Chris Burke is relishing his international renaissance

Chris Burke is determined to make the most of his second chance at international football. Picture: SNS
Chris Burke is determined to make the most of his second chance at international football. Picture: SNS
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THE boyband looks largely remain, even if now set within a 29-year-old frame. Gordon Strachan has, though, spared Chris Burke an international fate suffered by so many such fleetingly-famous manufactured acts.

For all too long it seemed as if Burke’s Scotland career would end up only being big in Japan.

The Birmingham City player still has a twinkle in his eye as he recalls the Kirin Cup win in the Far East back in May 2006 that represents the country’s only tangible success of the past decade-and-a-half. With good reason. Ahead of his starts for Gordon Strachan’s Scotland in the defeat by Wales on Friday, and the friendly win over Estonia the previous month, the two games in the Japanese tournament were the sum total of his senior Scotland involvement.

As debuts go, Burke’s substitute contribution to the 5-1 win over Bulgaria in the Kirin was of the corking variety. He scored with his first touch, and added a second goal with another intervention shortly afterwards. He then did well in the 0-0 draw with the host country that he remembers as “mad”. “The Japan fans were cheering Japan if they even went over the halfway line,” he says. “It was as if they scored a goal. It was a great atmosphere, and that made it that extra bit special.”

That international reward for a breakthrough season at Rangers – in which he had announced his arrival courtesy of some sparkling Champions League displays – remained extraordinary for a variety of reasons. Burke became a peripheral figure at Ibrox and when he returned centre-stage following a move to Cardiff City, family issues led to him declaring himself unavailable for the early months of George Burley’s tenure. “I’d rather not go into it, but it wasn’t a long time at all,” he says. The then separation and limited access to his baby son was what he was required to deal with as he revived his football fortunes in Wales.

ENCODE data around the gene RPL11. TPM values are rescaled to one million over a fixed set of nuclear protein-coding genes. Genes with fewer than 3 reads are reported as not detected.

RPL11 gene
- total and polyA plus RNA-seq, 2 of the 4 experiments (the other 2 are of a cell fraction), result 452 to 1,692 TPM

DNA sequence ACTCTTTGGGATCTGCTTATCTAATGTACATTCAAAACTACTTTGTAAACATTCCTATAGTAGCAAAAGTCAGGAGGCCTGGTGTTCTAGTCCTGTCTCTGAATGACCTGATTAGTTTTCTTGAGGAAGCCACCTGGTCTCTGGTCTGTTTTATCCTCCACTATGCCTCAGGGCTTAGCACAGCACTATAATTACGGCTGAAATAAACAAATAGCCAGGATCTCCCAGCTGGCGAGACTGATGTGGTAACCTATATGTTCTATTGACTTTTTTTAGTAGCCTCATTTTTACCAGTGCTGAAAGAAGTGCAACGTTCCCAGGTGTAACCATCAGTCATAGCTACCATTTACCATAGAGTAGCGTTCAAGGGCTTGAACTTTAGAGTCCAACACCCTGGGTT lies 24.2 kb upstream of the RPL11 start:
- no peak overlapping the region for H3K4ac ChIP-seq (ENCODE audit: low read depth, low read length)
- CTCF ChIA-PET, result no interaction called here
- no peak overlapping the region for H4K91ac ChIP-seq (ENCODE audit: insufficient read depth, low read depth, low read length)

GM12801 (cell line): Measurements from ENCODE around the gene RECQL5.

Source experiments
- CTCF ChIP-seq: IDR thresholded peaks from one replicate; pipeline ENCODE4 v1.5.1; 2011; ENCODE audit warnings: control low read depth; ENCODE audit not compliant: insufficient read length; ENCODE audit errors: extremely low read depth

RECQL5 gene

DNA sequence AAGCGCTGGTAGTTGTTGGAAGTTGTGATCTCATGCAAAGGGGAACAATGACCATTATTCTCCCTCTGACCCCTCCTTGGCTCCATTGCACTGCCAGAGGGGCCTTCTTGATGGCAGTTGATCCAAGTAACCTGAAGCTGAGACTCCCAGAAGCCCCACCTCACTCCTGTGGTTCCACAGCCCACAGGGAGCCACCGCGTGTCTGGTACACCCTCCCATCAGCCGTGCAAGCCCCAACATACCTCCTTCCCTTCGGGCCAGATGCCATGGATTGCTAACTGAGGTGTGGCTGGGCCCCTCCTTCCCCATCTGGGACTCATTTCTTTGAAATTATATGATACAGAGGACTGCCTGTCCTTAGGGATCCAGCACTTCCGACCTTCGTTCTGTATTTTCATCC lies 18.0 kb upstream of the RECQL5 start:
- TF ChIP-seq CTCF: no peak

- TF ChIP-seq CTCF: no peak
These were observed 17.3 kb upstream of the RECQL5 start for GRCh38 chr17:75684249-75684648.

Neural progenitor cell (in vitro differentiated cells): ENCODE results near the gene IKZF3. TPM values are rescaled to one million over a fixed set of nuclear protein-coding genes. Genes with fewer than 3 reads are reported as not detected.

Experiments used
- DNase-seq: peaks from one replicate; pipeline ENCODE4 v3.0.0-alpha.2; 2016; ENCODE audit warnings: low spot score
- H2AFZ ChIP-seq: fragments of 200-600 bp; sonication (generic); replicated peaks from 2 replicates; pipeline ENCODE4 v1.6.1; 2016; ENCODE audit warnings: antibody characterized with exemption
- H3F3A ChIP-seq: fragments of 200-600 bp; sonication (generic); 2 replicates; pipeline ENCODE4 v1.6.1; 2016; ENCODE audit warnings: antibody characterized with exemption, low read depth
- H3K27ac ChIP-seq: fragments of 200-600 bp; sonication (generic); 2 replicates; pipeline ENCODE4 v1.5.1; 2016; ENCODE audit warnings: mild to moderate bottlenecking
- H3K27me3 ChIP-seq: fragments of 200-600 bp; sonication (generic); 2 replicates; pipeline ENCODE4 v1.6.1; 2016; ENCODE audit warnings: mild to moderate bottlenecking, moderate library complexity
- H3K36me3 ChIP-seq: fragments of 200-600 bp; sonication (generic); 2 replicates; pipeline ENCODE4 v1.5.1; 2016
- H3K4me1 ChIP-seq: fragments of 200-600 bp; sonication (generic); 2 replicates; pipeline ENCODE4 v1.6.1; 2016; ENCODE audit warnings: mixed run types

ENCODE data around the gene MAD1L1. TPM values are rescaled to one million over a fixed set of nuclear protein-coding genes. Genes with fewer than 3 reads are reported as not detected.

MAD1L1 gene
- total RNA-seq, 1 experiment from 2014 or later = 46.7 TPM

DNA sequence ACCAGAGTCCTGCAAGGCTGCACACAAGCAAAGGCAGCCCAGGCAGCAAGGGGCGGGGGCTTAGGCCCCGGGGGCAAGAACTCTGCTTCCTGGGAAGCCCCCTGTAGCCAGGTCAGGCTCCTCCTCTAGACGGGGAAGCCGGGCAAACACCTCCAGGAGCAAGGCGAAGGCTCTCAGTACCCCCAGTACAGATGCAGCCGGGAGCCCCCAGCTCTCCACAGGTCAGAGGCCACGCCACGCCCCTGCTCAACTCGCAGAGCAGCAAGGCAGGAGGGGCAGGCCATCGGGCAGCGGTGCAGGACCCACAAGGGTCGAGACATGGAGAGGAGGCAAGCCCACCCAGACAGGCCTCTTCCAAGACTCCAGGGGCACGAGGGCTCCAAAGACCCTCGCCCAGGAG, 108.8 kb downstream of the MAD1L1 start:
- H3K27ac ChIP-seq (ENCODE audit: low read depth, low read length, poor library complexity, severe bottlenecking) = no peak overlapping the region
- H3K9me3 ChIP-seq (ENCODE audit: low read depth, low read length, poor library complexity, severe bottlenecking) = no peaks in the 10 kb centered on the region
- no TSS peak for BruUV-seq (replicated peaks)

That self-imposed Scotland exile seems to remain in minds. It is forgotten, meanwhile, that Burke was back in the fold as early as May 2009, when he played a B international against Northern Ireland. And that he was selected by Craig Levein for a friendly against the Faroe Islands in November 2010, only to be forced out with a hip injury. During his international absence, a perception somehow took hold that the player wasn’t fussed about adding to his two caps. That contention wounds him. “I was always bothered,” he says. “I always wanted to play for my country. I have been available for selection for a long, long time. It’s an honour to play for your country and be selected and you do miss it when you don’t get a call-up but fortunately for me when the new manager came in he picked me.”

Burke had started to question whether any Scotland manager would turn his attentions to him again when Strachan made the winger’s recall one of his first acts. “Obviously you 
think: ‘is it going to happen again?’ So when it actually happened it was a bit of a surprise,” he says. “I got the text to say I was being considered and thought nothing of it and then I got the phonecall to say I had been selected, so it was a surprise, but a nice one.”

There was nothing nice about the circumstances of his fourth cap the other night. Burke admitted afterwards he hadn’t got on to the ball as much as he wanted in yet another horribly dispiriting defeat for the national side. Yet, in the two games he has played under Strachan the winger has demonstrated in flashes that he has something to offer at this level. More than he has ever previously had to offer, indeed, he says, with his 21 months at Birmingham City being the most satisfying spell of his career. Strachan was alerted to the player when performing media duties in the Midlands last season, and covering the Europa League campaign of the St Andrews club that pitted them against Braga, Club Brugge and Maribor. Burke excelled in these games as his team narrowly failed to make it out of their group. These showings underpinned a campaign in which he featured in 61 of the club’s 62 games as they made the Championship play-offs and he won various player of the year awards thanks in part to his 14 goals and 19 assists.